Friday, April 09, 2010

Phoebe Prince and the Golden Rule

I have been heart-broken at the tragic suicide of Phoebe Prince from South Hadley High School. Seeing a vibrant young girl so overcome with despair because of the wanton cruelty of others made me weep.

This tragedy coincides with our study of the Golden Rule as a church as we are learning about Kingdom Living from the Sermon on the Mount. If only Phoebe's classmates, her friends and her teachers and perhaps even her family had applied this simple and profound teaching everything might have been different.

And, if only I had done better at following this beautiful command when I was young. I am no better than any of the bullies and probably worse. I regret the many times I bullied others. God was merciful to keep me from participating in such a tragedy though I certainly have done things of equal wickedness.  And I continue to fall short myself in living the Golden Rule.

But there is hope and redemption. Christ himself fulfilled his own command in his beautiful life and his tragic death. His perfect life was offered as a sacrifice to pay the just penalty for those who willingly and knowingly spurn the justice and beauty of the golden rule and treat others cruelly. He died for bullies and young girls alike. He died that we might be forgiven for our horrible crimes and know perfect love.  And in knowing this forgiveness and perfect love, we might learn to love like Him - doing to others what we would want for ourselves. Would you look to Him to rescue you from your sins and lead you in His ways?

May God grant us wisdom and grace to live the Golden Rule as we look to the King and Savior who gave it to us, who shed his blood to cleanse us from disobeying it and who recreates us in Him to live it truly.

May God give us a someone like Pheobe to love and perhaps keep from such a tragedy.

As a side note: I was perplexed to see a post from Ethics Alarms focusing on how the Golden Rule is creating an unethical reaction to the situation. I would submit it would be better to say it is an incomplete application of the Golden Rule that might be functioning here.  Such an application of the Golden Rule is a violation of the Golden Rule in my opinion. I believe such a discussion is unhelpful.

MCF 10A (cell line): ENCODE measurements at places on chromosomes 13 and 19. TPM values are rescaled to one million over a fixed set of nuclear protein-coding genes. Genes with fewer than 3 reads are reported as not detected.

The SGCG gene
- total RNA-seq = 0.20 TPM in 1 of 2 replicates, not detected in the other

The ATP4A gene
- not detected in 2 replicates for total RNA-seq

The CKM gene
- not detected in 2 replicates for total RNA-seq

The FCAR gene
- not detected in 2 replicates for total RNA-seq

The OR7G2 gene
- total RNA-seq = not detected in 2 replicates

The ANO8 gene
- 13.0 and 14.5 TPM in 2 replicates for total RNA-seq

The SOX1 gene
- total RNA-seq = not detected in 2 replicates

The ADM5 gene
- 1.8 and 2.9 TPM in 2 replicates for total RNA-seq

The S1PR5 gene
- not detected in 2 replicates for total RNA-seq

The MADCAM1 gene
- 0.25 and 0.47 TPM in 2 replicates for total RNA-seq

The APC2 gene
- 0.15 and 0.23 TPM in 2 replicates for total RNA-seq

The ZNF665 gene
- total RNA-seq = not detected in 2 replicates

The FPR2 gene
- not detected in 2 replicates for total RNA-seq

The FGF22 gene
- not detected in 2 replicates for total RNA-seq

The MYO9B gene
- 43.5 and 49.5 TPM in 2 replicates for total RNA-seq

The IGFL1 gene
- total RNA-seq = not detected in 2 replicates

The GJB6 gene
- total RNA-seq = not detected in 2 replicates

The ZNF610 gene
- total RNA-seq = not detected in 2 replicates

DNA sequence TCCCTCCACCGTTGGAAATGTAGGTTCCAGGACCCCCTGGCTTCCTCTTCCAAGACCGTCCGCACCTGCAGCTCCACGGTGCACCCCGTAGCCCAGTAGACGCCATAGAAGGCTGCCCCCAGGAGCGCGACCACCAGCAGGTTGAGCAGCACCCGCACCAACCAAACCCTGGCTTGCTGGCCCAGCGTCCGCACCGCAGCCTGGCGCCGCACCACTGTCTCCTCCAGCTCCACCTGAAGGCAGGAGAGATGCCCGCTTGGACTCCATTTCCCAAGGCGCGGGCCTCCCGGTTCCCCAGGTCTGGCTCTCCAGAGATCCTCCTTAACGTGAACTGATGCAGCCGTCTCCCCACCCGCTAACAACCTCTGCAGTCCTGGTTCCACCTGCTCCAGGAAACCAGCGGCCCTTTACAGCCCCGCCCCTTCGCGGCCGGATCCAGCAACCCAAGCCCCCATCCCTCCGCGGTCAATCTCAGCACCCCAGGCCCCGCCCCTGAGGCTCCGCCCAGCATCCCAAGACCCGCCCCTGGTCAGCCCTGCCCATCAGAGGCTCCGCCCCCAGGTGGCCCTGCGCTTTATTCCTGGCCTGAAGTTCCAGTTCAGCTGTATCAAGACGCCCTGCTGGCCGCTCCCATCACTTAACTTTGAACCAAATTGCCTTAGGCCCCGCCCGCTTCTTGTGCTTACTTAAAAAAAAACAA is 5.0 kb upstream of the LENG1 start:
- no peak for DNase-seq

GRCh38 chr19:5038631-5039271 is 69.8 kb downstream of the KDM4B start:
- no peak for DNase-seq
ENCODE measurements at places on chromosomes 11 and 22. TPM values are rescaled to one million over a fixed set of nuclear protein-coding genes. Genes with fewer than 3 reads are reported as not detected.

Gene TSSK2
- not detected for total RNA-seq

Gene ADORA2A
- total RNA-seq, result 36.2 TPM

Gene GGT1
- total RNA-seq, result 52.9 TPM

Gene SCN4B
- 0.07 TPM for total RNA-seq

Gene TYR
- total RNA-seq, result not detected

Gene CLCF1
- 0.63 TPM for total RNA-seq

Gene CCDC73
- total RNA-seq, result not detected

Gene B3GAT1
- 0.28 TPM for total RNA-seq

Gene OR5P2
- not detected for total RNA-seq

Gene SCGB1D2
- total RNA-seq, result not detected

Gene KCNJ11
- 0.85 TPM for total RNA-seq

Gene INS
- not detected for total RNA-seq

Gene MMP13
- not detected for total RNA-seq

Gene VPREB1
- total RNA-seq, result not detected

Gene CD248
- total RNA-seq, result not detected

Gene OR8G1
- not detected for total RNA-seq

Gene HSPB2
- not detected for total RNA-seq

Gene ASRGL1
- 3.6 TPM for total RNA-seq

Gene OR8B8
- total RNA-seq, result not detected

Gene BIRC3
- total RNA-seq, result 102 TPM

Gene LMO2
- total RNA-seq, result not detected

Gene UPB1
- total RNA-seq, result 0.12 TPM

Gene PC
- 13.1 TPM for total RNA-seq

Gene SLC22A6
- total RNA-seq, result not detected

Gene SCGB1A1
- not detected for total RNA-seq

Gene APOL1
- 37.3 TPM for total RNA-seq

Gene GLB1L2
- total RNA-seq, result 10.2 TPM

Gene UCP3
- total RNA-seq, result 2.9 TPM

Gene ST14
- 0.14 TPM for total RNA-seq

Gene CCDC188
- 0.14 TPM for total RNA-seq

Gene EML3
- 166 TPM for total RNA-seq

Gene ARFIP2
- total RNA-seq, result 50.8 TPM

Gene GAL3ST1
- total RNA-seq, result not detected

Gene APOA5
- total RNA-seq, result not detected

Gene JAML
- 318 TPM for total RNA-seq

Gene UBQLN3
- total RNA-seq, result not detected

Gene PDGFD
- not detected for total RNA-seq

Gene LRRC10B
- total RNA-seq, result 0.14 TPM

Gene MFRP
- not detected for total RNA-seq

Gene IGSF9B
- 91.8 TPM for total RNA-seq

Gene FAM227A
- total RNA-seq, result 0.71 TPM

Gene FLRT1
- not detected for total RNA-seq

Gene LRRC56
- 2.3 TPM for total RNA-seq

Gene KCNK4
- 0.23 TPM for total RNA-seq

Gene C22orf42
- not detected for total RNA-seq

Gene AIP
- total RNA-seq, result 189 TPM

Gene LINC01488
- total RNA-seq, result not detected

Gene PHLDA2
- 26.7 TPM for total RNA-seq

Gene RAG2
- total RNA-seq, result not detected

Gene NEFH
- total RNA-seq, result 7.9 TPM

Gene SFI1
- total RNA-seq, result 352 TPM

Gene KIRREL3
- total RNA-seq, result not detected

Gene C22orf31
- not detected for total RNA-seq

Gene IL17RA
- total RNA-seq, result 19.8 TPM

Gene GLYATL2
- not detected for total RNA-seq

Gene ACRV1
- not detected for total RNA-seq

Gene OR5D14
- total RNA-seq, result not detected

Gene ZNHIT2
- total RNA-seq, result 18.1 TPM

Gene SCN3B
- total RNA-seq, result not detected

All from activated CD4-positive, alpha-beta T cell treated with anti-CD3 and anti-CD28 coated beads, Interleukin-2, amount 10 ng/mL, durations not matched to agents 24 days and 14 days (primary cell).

2 comments:

Jack Marshall said...

I wrote the article at "Ethics Alarms," and I agree that the application of The Golden Rule being used is incomplete. But such applications are common, used, for example, to justify not "snitching" when one is aware of the criminal activity of others. I don't see how pointing this out is "unhelpful." A close friend of mine remained in denial about her daughter's clinical depression, and didn't take action, leaving her alone when she was nearing a crisis. My friend could argue that her daughter's suicide was the school's fault, or her boy friend's, or her employer's, but she knows that she had access to more information than any of them, and failed. Every parent would be eager to join her in blaming others, because we wouldn't want to be held responsible for our own child's death in any circumstances. But this instinct keeps us from an honest, unbiased analysis, and makes solutions harder to find.

Paul F. Buckley said...

Jack - I appreciate your thoughtfulness in thinking through how we use the golden rule in a limited way. The way I think your discussion is unhelpful is in not making it very clear that such a limited application is actually a violation of the golden rule, because in its biblical context it is assumed that it is not selectively applied.

I think folks need to know that such an application is unethical and falls short of the golden rule.

Does that make sense?